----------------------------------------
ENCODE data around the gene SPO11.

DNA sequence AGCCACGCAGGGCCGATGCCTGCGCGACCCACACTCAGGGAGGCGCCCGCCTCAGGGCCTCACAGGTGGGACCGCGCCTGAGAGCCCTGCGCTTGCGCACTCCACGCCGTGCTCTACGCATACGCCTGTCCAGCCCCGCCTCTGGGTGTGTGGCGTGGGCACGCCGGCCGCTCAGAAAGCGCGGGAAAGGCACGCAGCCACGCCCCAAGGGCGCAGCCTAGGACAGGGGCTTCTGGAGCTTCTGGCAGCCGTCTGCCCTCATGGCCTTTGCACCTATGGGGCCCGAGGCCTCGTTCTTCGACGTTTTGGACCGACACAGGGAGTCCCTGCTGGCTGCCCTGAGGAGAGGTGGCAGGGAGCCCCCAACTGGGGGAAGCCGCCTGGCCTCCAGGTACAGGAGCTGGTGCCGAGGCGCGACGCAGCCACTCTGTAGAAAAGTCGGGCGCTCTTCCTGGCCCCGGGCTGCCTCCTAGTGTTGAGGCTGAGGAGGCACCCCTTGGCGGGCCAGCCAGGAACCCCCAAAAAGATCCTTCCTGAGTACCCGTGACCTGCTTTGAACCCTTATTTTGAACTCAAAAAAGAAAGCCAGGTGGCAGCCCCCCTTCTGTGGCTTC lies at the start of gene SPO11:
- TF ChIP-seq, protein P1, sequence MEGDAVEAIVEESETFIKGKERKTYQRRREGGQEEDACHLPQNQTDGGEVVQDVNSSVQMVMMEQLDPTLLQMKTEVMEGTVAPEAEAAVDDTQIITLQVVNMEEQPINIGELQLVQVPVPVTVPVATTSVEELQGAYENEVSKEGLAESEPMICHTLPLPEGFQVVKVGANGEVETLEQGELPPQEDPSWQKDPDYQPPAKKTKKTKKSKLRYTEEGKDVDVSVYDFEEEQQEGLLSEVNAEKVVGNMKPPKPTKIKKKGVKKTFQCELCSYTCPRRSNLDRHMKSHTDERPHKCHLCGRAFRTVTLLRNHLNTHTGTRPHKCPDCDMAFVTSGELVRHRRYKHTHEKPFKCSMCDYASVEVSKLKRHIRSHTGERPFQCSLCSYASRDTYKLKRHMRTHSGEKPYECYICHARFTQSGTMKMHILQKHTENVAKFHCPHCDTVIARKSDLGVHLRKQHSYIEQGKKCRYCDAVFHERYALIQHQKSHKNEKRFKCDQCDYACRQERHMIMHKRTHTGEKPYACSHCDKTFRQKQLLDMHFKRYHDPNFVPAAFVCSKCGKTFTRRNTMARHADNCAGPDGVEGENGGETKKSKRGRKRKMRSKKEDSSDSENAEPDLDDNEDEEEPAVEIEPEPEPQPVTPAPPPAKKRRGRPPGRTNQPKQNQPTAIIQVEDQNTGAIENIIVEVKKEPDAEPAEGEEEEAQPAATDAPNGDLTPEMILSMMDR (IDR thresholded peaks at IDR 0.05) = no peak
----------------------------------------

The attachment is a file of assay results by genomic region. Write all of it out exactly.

ENCODE data around the gene SPO11.

DNA sequence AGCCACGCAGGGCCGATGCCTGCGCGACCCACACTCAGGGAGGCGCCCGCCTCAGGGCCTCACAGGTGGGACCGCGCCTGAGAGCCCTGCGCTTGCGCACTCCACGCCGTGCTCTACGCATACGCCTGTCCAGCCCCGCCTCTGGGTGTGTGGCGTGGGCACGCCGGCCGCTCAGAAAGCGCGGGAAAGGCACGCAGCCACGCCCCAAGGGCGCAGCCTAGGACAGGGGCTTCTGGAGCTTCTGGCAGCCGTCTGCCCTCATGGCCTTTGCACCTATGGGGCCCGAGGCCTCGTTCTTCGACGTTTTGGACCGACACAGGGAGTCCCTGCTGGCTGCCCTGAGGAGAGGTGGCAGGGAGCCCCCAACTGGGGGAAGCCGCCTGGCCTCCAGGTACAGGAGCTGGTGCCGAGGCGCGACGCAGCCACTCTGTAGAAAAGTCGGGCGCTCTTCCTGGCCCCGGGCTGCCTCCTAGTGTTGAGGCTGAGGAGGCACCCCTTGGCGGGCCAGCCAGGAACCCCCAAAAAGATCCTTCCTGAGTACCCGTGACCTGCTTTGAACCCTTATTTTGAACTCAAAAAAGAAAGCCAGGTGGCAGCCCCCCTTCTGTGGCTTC lies at the start of gene SPO11:
- TF ChIP-seq, protein P1, sequence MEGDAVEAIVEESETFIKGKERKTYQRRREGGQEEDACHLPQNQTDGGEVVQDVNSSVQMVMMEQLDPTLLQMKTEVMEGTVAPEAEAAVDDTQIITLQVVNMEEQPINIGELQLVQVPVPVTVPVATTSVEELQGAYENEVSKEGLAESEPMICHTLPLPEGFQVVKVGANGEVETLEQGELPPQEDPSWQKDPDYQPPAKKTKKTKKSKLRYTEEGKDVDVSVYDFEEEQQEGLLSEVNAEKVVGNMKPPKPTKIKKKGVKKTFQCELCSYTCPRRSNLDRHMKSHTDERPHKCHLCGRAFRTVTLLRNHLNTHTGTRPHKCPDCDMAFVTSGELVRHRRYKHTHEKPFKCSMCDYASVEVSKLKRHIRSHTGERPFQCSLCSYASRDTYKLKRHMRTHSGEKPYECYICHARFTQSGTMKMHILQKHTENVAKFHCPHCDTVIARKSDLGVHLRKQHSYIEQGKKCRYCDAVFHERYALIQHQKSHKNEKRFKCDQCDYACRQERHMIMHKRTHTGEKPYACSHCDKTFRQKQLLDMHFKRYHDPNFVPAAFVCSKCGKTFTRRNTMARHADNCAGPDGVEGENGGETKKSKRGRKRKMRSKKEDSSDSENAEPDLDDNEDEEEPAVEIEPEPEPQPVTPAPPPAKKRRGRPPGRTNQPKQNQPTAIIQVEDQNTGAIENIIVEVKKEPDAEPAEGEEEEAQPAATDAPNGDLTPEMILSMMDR (IDR thresholded peaks at IDR 0.05) = no peak